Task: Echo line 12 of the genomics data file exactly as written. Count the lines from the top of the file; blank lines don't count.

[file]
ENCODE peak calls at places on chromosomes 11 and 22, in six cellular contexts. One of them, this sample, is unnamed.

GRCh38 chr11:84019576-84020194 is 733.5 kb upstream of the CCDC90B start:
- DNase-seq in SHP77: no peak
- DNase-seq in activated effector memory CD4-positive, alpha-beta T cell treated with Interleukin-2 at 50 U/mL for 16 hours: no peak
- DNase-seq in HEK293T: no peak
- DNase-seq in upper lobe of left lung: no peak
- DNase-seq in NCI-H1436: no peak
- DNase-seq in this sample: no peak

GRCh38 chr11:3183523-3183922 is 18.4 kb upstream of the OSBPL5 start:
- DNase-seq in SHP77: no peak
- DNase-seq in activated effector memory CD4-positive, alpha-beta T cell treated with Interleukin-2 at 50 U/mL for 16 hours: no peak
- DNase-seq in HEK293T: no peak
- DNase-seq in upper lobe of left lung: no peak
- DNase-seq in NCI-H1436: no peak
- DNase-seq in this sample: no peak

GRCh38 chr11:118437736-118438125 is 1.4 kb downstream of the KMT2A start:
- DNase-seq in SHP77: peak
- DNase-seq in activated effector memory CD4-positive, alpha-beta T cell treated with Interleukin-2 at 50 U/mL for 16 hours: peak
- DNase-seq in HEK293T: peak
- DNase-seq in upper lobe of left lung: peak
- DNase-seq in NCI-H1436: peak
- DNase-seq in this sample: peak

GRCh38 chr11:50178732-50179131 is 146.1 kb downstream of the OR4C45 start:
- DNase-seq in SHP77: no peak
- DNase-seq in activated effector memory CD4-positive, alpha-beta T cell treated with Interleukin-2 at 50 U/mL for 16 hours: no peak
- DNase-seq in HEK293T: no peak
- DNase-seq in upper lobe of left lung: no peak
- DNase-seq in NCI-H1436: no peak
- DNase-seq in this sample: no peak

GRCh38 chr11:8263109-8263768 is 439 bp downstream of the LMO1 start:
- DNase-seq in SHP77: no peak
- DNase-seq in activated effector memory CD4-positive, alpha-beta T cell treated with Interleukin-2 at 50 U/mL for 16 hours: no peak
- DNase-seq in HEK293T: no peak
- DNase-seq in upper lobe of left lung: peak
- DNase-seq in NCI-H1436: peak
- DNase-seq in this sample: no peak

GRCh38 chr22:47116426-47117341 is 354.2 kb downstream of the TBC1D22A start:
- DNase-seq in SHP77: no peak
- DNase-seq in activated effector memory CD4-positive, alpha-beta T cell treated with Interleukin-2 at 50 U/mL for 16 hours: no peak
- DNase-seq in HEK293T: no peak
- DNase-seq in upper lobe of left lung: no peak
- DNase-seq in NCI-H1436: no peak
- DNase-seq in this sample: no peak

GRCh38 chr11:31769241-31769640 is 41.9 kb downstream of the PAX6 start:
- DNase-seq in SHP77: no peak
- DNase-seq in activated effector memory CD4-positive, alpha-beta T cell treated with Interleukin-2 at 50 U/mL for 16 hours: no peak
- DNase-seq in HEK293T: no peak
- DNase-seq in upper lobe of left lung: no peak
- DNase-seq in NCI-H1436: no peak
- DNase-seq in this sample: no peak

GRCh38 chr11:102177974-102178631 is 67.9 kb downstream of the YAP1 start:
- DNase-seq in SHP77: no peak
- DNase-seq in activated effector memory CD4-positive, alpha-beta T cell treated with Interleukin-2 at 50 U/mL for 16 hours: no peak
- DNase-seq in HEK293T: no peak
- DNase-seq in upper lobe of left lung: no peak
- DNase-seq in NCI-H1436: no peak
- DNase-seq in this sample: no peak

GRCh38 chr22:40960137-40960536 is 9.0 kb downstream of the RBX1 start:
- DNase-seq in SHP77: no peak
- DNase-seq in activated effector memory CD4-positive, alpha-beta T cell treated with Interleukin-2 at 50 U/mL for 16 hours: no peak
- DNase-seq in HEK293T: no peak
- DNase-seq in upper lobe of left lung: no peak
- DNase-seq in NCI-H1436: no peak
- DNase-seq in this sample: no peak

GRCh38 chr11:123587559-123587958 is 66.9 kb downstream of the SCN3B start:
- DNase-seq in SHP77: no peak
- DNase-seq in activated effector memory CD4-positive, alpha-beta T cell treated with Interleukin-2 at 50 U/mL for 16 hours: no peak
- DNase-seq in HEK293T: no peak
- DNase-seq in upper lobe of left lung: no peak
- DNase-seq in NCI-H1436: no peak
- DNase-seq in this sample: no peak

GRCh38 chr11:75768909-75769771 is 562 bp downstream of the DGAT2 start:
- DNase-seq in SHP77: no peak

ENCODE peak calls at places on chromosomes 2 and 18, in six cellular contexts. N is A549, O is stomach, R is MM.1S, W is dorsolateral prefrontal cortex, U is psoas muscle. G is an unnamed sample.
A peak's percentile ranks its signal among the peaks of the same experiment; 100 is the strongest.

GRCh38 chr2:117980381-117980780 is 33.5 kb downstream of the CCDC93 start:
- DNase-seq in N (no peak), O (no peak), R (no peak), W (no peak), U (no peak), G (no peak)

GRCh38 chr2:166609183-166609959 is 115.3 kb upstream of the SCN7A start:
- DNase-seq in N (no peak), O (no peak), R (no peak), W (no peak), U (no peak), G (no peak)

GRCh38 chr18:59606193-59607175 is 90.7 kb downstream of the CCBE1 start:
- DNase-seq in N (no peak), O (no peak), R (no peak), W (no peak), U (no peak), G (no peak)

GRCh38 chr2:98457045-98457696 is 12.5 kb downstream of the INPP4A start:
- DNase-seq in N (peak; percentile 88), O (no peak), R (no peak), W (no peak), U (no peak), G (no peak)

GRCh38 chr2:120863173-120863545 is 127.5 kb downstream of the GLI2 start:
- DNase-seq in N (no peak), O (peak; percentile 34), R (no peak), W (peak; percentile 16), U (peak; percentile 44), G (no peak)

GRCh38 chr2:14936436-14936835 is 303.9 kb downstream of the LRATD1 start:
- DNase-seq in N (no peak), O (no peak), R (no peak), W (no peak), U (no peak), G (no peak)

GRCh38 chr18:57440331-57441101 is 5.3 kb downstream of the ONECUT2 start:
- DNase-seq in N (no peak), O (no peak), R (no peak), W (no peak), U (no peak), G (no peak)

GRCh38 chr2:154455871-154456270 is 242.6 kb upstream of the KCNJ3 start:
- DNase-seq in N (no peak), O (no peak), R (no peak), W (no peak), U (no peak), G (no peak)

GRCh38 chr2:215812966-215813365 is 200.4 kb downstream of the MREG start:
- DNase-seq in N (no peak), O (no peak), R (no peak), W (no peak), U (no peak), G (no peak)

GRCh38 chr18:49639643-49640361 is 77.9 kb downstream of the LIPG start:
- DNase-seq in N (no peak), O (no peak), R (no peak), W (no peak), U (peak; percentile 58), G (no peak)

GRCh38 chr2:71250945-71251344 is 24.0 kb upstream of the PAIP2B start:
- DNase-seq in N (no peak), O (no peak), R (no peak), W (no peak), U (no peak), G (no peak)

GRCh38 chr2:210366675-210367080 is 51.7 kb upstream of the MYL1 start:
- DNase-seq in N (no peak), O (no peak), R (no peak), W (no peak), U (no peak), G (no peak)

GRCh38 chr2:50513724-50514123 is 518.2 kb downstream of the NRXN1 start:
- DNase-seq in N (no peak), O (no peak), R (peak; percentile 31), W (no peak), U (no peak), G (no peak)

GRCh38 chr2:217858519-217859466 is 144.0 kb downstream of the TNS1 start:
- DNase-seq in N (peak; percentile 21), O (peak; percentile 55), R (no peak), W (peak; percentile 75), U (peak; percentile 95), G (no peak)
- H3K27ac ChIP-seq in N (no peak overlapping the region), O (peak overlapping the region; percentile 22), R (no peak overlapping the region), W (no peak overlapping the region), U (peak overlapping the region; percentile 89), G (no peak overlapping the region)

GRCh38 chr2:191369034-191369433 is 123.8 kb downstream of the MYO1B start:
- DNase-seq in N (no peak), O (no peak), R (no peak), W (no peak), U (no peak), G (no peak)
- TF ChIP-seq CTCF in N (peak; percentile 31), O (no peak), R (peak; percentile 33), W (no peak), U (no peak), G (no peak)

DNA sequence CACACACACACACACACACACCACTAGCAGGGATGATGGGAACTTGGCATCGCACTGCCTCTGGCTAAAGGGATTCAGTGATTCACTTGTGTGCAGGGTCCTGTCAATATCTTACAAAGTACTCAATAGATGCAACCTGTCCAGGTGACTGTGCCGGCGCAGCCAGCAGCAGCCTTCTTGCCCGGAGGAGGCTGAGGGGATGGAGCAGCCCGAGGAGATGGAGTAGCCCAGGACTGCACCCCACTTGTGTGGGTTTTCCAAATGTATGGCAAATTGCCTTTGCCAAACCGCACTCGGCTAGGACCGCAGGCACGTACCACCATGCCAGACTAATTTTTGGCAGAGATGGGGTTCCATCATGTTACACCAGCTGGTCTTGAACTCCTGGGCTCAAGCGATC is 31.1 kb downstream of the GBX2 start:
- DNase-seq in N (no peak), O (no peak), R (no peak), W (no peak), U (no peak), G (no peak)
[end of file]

- DNase-seq in HEK293T: no peak